Twitter may have exposed Android users’ private tweets

BTW

Twitter is starting 2019 off on a troubling note. Between socially insensitive “triggered” jokes and a planned redesign that will turn the site into a Facebook-lite, the social media giant has had a rough start. Now, the BBC reports that Android users’ private tweets may have been exposed.

The company announced Thursday that a security flaw allowed some Android users’ protected tweets to be visible.

“We’ve become aware of an issue in Twitter for Android that disabled the ‘Protect your Tweets’ setting if certain account changes were made,” Twitter wrote in a blog post.

“You may have been impacted by this issue if you had protected Tweets turned on in your settings, used Twitter for Android, and made certain changes to account settings such as changing the email address associated with your account between November 3, 2014, and January 14, 2019. People on iOS or the web were not impacted. We fixed the issue on January 14, and we’ll provide updates if other important information becomes available.”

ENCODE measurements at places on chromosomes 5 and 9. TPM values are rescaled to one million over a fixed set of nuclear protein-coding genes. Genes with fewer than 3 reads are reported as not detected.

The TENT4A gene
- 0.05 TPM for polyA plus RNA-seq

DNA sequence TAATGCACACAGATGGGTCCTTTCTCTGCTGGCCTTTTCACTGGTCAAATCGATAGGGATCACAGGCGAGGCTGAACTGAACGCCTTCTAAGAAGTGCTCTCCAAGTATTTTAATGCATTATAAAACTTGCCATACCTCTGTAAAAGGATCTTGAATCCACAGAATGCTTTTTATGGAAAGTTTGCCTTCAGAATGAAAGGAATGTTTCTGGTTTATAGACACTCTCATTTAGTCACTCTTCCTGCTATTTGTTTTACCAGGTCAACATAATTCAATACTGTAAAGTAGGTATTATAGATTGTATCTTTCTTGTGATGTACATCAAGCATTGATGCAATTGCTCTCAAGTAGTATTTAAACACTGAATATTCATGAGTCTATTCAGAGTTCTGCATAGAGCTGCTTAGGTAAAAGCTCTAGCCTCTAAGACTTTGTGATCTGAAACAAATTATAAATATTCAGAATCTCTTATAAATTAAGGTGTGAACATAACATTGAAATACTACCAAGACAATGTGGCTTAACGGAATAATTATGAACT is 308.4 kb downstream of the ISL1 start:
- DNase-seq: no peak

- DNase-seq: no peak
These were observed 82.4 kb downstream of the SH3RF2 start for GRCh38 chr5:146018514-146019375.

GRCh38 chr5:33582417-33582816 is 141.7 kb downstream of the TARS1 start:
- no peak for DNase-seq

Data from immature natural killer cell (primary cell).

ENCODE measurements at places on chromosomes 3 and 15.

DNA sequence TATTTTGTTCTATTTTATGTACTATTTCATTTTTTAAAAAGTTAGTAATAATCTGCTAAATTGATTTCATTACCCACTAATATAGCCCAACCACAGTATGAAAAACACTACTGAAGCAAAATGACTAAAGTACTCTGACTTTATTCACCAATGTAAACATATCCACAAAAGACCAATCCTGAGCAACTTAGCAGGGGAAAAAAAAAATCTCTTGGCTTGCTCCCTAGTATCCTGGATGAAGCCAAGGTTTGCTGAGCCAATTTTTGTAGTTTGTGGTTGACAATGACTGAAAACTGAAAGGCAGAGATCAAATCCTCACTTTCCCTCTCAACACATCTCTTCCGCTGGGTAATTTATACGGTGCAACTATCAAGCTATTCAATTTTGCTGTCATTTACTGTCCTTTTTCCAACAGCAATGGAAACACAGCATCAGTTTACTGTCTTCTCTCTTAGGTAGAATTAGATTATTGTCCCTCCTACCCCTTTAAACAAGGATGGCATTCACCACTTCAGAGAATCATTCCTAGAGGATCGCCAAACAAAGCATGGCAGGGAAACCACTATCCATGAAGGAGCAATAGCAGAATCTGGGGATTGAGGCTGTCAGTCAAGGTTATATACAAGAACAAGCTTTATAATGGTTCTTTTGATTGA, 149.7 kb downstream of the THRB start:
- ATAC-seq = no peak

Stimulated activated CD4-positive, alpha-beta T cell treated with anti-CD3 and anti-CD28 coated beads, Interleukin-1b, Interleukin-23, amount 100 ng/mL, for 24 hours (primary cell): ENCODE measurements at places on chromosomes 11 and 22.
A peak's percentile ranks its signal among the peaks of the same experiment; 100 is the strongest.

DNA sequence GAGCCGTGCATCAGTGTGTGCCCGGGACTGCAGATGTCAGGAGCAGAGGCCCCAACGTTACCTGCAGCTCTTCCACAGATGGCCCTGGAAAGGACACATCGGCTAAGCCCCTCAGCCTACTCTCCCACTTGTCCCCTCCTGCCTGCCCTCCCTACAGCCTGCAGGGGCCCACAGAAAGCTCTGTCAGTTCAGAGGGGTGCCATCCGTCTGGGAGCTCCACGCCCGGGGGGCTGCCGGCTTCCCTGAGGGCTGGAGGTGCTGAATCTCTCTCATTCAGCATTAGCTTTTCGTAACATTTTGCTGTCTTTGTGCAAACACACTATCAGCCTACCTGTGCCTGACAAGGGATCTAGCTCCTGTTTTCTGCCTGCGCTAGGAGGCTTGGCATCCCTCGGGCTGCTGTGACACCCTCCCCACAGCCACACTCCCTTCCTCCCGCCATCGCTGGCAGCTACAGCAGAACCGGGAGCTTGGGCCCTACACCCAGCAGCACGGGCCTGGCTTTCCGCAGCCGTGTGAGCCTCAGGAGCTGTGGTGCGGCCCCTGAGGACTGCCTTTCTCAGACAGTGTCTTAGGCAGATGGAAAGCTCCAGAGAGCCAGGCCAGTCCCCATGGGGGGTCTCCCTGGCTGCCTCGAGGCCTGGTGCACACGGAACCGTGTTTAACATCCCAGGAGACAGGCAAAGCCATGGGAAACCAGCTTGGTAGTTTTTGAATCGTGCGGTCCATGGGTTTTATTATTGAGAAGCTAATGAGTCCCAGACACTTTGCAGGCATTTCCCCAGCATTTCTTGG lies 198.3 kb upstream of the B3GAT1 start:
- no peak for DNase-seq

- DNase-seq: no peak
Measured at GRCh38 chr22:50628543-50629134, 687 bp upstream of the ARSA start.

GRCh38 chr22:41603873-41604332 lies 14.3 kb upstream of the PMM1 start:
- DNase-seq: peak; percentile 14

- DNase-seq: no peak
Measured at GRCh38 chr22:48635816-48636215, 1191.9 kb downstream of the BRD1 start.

Twitter added that it’s posting about the issue on its public blog because it can’t confirm every account possibly impacted by the security flaw. Twitter says it encourages users to review their privacy settings to ensure they’re not accidentally exposed.

It is surprising that the flaw went unnoticed for over four years. But over the past few months, several security flaws in Android security have been exposed.

“We’re very sorry this happened and we’re conducting a full review to help prevent this from happening again,” the statement reads.

Protected tweets can be toggled in the Twitter settings page, and are ostensibly only meant to be seen by accounts on your approved followers list, with subsequent followers requesting your approval.

H/T BBC

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Joseph Knoop

Joseph Knoop

Joseph Knoop is a gaming writer for Daily Dot, a native Chicagoan, and a slave to all things Overwatch. He co-founded the college geek culture outlet ByteBSU, then interned at Game Informer, and now writes for a bunch websites his parents have never heard of.